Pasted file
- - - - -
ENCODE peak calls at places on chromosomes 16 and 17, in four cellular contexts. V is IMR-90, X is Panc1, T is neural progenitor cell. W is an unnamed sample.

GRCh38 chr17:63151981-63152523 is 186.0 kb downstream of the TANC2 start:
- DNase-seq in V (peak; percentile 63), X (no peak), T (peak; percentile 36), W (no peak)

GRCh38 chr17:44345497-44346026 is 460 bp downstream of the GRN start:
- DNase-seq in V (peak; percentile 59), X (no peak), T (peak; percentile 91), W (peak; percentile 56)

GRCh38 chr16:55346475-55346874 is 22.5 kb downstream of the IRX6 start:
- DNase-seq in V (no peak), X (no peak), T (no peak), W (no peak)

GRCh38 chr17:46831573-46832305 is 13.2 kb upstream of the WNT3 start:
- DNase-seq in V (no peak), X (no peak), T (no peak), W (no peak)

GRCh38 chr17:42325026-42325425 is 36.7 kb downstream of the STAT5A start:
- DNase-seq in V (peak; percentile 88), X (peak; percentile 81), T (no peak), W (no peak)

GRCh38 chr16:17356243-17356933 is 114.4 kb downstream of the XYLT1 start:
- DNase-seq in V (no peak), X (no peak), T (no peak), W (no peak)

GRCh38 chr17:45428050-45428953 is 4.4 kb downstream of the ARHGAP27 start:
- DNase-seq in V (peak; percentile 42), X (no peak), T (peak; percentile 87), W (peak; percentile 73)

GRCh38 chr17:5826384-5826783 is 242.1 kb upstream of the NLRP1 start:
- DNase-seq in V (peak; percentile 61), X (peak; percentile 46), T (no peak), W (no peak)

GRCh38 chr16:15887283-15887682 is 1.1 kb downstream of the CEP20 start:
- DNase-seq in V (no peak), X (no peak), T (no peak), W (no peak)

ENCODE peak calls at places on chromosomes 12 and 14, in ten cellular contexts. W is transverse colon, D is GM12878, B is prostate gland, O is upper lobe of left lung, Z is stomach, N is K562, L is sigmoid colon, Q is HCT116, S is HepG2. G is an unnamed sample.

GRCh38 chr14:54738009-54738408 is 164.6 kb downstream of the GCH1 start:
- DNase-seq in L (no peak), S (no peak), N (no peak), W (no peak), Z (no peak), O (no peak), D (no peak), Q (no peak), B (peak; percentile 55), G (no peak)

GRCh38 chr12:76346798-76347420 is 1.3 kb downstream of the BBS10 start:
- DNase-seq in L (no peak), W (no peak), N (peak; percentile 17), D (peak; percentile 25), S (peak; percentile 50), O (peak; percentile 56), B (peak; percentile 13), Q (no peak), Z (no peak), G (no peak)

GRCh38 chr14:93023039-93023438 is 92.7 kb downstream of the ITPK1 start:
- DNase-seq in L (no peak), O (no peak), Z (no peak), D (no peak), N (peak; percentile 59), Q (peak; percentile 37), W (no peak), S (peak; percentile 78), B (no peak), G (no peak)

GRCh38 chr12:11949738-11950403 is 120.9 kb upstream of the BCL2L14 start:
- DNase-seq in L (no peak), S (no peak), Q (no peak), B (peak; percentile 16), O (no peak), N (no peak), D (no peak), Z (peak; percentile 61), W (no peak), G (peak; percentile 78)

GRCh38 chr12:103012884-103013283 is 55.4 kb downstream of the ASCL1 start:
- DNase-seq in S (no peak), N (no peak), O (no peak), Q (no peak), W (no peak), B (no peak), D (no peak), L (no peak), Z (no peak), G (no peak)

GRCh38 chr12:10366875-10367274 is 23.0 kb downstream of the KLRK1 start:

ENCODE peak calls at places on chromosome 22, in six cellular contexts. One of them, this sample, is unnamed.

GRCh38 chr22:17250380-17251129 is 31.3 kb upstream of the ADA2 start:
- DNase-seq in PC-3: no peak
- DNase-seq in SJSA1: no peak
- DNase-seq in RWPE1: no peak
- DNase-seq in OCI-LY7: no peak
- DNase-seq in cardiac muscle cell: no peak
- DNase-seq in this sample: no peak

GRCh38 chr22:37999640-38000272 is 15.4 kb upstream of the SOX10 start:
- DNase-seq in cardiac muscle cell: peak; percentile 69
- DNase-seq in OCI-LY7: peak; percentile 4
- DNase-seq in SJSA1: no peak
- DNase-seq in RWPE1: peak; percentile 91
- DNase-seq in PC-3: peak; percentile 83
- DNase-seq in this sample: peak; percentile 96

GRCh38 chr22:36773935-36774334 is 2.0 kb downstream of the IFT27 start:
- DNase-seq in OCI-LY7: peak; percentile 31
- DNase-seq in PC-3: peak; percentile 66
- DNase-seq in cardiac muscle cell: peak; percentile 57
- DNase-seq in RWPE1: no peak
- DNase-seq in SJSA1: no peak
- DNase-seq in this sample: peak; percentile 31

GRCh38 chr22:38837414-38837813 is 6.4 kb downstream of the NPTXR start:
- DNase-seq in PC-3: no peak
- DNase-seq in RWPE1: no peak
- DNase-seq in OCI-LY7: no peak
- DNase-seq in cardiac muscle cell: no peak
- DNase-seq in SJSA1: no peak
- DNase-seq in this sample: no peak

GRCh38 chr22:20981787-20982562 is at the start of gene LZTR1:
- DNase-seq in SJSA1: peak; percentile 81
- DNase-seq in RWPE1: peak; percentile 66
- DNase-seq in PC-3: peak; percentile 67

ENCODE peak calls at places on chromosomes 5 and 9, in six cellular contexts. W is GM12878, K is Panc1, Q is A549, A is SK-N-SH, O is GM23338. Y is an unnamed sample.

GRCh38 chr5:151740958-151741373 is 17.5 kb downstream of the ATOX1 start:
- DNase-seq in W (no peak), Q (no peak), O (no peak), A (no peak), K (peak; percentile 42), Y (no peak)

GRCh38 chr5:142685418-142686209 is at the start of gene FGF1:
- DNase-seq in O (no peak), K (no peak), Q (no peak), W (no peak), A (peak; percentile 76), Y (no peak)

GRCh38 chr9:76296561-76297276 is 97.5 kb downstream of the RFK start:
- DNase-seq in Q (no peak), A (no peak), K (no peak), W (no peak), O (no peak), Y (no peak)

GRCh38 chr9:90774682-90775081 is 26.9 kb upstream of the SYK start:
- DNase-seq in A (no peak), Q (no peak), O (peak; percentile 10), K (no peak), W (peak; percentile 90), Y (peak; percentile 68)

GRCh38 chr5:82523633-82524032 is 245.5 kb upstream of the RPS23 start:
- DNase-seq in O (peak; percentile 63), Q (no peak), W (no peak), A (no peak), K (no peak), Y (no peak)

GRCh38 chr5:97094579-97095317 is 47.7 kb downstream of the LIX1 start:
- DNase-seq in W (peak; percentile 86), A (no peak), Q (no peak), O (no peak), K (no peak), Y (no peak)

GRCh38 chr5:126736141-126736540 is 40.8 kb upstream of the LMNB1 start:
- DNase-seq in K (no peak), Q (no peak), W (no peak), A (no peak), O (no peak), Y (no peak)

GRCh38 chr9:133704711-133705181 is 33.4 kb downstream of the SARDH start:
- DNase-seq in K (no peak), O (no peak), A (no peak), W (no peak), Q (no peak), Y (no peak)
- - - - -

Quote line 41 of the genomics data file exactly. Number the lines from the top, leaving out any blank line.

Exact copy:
- DNase-seq in cardiac muscle cell: peak; percentile 69